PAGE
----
ITP – Idiopathic thrombocytopenic purpura – and Pregnancy
What is ITP?ITP stands for Idiopathic thrombocytopenic purpura – you can see why it’s abbreviated! It is a disorder that leads to unusual or excessive bleeding or bruising and is caused by low levels of platelets. ITP is an autoimmune condition because the body attacks and destroys it’s own platelets as if they were an enemy, when they are in fact, quite a useful friend. Idiopathic means unknown and despite all the wonders of the medical world, scientists have absolutely no idea why in some people the body goes into overdrive and targets these perfectly healthy platelets. ITP is diagnosed with a simple platelet count in a blood test. In a normal adult, a count is 150,000 to 400,000 platelets per microliter. In someone with ITP, the count drops below 100,000 – 150,000 and can go all the way down to near zero at which point emergency treatment would be needed. When doctors are discussing results, they will just use the first three numbers – so if your number was 100,000 they would just tell you your platelet count is 100. My “normal” is around the 70 – 80 mark, which prior to pregnancy, had never required any treatment whatsoever – just an investigation that ruled out any other serious problems, and then regular monitoring to ensure it wasn’t doing anything crazy. Women are two to three times more likely to develop ITP, and ITP is also more likely to occur spontaneously during pregnancy, so it’s definitely something to be aware of.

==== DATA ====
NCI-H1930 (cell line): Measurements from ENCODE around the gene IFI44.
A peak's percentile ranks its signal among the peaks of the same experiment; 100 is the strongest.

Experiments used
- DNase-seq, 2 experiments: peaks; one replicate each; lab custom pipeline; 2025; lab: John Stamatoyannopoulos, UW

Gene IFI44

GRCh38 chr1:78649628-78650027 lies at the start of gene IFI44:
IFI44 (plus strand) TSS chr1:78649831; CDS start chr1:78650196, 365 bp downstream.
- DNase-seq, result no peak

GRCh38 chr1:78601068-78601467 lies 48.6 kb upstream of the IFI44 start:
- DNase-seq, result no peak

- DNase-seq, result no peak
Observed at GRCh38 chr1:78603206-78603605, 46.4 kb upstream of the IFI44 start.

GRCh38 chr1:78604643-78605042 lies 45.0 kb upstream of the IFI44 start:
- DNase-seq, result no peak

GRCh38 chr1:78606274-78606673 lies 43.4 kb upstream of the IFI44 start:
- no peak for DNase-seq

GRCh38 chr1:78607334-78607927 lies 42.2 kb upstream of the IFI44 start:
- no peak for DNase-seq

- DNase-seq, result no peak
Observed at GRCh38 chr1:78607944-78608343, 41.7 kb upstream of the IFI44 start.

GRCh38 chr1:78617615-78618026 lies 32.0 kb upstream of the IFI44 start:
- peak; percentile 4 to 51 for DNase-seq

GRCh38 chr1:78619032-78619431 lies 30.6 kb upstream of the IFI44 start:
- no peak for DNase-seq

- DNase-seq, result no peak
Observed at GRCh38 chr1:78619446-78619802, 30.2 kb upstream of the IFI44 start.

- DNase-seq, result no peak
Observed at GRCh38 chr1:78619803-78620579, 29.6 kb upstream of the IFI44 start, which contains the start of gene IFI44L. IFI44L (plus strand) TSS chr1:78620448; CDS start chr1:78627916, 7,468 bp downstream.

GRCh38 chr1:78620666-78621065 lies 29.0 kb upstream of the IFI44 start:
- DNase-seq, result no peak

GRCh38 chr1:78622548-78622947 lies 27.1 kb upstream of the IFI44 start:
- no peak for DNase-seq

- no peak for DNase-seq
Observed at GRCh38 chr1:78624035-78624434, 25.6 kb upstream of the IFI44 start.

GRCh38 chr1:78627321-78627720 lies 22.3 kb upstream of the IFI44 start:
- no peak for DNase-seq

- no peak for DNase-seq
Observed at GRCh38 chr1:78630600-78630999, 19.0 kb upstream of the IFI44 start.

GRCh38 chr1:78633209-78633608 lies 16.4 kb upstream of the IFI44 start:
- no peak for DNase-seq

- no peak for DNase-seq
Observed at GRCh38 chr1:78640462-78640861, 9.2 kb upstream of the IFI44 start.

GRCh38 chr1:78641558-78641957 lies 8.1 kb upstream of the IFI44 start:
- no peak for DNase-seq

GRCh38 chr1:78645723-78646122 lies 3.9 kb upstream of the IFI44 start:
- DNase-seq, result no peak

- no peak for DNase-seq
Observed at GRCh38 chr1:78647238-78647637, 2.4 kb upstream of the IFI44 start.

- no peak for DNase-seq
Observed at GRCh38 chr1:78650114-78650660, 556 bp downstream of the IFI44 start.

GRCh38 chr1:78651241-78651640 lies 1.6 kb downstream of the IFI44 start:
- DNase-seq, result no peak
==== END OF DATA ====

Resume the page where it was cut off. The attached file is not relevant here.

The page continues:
SymptomsIf you have any of the following you should make an appointment with your GP to discuss and they may decide on a blood test.
- Excessive bruising or bruising extremely easy
- Petechiae – pinpoint red spots beneath the skin that look almost like a rash but is, in fact, superficial bleeding into the skin.
- Gums that bleed without a dental concern.
- Heavy menstruation.
- Blood in urine or stool.
TreatmentMost people with ITP do not need treatment unless the platelet count becomes excessively low. There are medications that can boost the platelet count but this is a temporary solution. A more permanent solution is a splenectomy, but this also has other side effects. Unless ITP is causing a serious problem, treatment is likely to simply be monitoring. There are some medications that you cannot take at all with ITP, as they lower your platelets even further, leading to higher risks. So if you have ITP, you need to double check every medication with your doctor to be sure. Some of this is a bit contradictory, for example I was told not to take aspirin ever before I was pregnant, but then advised to take it during pregnancy to help with pre-eclampsia (which I got anyway… nothing to do with the ITP though!). This is definitely an area you need to consult your doctors in. Ibuprofen (Advil, Mortin etc) can seriously lower platelets, so even if you’re buying a normal over the counter drug that you’ve taken before your diagnosis, you should now just double check to be sure – but you’ll also likely be given a list of the big no’s when you’re diagnosed. In an emergency if platelets are extremely low (usually below 20) you can be given intravenous immune globulin (IVIG) or a platelet transfusion.